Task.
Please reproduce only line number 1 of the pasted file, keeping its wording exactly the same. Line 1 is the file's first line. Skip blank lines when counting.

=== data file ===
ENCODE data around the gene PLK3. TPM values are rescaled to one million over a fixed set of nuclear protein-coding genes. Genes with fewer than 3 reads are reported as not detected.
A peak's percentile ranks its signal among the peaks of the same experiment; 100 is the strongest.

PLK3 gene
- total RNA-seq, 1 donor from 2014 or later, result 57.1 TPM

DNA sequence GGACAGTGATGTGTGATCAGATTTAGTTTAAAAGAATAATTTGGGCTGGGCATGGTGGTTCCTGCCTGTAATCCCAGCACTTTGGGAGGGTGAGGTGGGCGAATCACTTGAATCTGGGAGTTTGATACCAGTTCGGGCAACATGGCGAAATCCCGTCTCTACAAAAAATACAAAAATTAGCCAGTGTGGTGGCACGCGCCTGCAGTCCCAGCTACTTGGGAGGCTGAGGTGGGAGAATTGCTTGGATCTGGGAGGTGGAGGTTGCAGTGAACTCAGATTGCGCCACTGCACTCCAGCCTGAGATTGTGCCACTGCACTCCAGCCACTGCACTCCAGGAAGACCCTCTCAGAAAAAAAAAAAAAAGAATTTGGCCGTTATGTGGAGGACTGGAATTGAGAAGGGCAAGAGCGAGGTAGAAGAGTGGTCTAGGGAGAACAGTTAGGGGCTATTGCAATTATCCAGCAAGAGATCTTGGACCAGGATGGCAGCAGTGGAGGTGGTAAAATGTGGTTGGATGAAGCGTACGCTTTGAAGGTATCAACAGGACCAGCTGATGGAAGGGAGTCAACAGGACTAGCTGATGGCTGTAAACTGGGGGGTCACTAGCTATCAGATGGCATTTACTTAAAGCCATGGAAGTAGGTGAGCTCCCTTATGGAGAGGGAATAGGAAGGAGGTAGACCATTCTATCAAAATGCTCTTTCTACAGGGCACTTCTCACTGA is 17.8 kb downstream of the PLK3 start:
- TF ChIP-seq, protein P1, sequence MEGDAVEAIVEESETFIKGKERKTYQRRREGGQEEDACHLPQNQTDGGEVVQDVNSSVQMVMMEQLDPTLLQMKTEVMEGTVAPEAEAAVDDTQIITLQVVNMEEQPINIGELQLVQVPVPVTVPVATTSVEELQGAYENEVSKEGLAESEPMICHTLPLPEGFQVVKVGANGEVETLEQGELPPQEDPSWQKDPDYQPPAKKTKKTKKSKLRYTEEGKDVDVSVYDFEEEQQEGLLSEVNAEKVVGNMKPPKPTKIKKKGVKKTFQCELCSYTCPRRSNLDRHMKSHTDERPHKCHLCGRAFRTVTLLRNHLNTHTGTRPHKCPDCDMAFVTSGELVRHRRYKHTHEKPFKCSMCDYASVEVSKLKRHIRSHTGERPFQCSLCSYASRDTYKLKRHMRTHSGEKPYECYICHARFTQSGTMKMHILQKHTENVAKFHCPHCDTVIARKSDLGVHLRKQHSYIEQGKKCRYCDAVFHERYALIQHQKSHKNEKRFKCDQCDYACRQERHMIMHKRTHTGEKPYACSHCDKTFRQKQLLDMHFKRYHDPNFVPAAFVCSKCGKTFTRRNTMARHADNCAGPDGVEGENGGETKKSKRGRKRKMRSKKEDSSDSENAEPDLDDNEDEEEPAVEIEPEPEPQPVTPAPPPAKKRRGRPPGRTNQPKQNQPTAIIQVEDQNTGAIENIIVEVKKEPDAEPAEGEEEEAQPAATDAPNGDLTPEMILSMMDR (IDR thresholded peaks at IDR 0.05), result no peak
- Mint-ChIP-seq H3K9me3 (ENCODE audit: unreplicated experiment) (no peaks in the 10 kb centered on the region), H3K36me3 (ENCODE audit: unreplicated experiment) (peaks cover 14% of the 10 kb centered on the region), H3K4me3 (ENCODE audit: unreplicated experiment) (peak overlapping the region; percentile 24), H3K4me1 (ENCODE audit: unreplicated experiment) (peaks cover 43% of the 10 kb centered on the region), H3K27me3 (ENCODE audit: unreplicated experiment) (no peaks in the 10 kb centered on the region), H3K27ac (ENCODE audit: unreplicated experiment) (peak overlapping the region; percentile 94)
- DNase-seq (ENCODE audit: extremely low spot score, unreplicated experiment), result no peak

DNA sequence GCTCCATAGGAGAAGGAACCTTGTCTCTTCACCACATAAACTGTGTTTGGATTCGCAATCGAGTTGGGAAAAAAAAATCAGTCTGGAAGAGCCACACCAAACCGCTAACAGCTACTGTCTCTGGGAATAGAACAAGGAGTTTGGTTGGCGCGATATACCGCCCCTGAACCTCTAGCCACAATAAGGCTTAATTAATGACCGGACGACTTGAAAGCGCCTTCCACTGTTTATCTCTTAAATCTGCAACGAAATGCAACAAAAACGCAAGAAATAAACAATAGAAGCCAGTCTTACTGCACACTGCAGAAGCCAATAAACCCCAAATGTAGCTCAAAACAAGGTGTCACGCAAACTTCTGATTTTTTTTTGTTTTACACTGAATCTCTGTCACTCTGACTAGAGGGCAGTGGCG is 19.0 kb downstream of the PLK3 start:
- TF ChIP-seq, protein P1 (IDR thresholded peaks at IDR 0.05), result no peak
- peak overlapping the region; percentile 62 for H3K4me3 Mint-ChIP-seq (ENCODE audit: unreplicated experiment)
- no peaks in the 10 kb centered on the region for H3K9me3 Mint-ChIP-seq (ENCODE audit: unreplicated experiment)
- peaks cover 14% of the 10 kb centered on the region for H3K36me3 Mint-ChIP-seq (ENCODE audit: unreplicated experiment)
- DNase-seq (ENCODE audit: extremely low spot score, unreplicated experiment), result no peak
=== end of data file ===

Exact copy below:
ENCODE data around the gene PLK3. TPM values are rescaled to one million over a fixed set of nuclear protein-coding genes. Genes with fewer than 3 reads are reported as not detected.